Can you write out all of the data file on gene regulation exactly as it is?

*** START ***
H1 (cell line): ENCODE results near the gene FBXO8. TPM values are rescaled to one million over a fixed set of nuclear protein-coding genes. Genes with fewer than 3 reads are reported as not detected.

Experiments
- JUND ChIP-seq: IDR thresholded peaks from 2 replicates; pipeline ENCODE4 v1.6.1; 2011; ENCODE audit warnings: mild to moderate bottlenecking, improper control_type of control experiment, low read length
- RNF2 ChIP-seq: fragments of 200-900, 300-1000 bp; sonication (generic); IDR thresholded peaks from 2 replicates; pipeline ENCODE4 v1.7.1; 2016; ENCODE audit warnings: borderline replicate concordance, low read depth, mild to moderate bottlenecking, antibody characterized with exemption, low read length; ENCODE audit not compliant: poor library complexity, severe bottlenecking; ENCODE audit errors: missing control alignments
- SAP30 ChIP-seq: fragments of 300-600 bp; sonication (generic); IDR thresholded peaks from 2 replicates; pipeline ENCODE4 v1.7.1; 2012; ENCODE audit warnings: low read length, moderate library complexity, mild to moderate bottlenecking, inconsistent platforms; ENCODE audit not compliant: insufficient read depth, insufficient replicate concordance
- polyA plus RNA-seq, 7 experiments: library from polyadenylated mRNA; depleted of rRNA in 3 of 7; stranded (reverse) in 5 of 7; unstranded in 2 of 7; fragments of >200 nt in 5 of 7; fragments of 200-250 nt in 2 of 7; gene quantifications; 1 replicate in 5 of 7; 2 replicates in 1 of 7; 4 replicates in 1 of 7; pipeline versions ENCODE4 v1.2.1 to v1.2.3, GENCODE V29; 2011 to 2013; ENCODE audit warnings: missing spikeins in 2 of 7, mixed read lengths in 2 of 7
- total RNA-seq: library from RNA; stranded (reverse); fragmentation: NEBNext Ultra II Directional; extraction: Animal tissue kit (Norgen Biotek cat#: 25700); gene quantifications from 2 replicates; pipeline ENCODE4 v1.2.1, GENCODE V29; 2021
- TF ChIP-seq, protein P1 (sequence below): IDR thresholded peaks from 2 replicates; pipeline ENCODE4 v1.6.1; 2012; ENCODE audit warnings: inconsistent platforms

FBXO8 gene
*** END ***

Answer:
H1 (cell line): ENCODE results near the gene FBXO8. TPM values are rescaled to one million over a fixed set of nuclear protein-coding genes. Genes with fewer than 3 reads are reported as not detected.

Experiments
- JUND ChIP-seq: IDR thresholded peaks from 2 replicates; pipeline ENCODE4 v1.6.1; 2011; ENCODE audit warnings: mild to moderate bottlenecking, improper control_type of control experiment, low read length
- RNF2 ChIP-seq: fragments of 200-900, 300-1000 bp; sonication (generic); IDR thresholded peaks from 2 replicates; pipeline ENCODE4 v1.7.1; 2016; ENCODE audit warnings: borderline replicate concordance, low read depth, mild to moderate bottlenecking, antibody characterized with exemption, low read length; ENCODE audit not compliant: poor library complexity, severe bottlenecking; ENCODE audit errors: missing control alignments
- SAP30 ChIP-seq: fragments of 300-600 bp; sonication (generic); IDR thresholded peaks from 2 replicates; pipeline ENCODE4 v1.7.1; 2012; ENCODE audit warnings: low read length, moderate library complexity, mild to moderate bottlenecking, inconsistent platforms; ENCODE audit not compliant: insufficient read depth, insufficient replicate concordance
- polyA plus RNA-seq, 7 experiments: library from polyadenylated mRNA; depleted of rRNA in 3 of 7; stranded (reverse) in 5 of 7; unstranded in 2 of 7; fragments of >200 nt in 5 of 7; fragments of 200-250 nt in 2 of 7; gene quantifications; 1 replicate in 5 of 7; 2 replicates in 1 of 7; 4 replicates in 1 of 7; pipeline versions ENCODE4 v1.2.1 to v1.2.3, GENCODE V29; 2011 to 2013; ENCODE audit warnings: missing spikeins in 2 of 7, mixed read lengths in 2 of 7
- total RNA-seq: library from RNA; stranded (reverse); fragmentation: NEBNext Ultra II Directional; extraction: Animal tissue kit (Norgen Biotek cat#: 25700); gene quantifications from 2 replicates; pipeline ENCODE4 v1.2.1, GENCODE V29; 2021
- TF ChIP-seq, protein P1 (sequence below): IDR thresholded peaks from 2 replicates; pipeline ENCODE4 v1.6.1; 2012; ENCODE audit warnings: inconsistent platforms

FBXO8 gene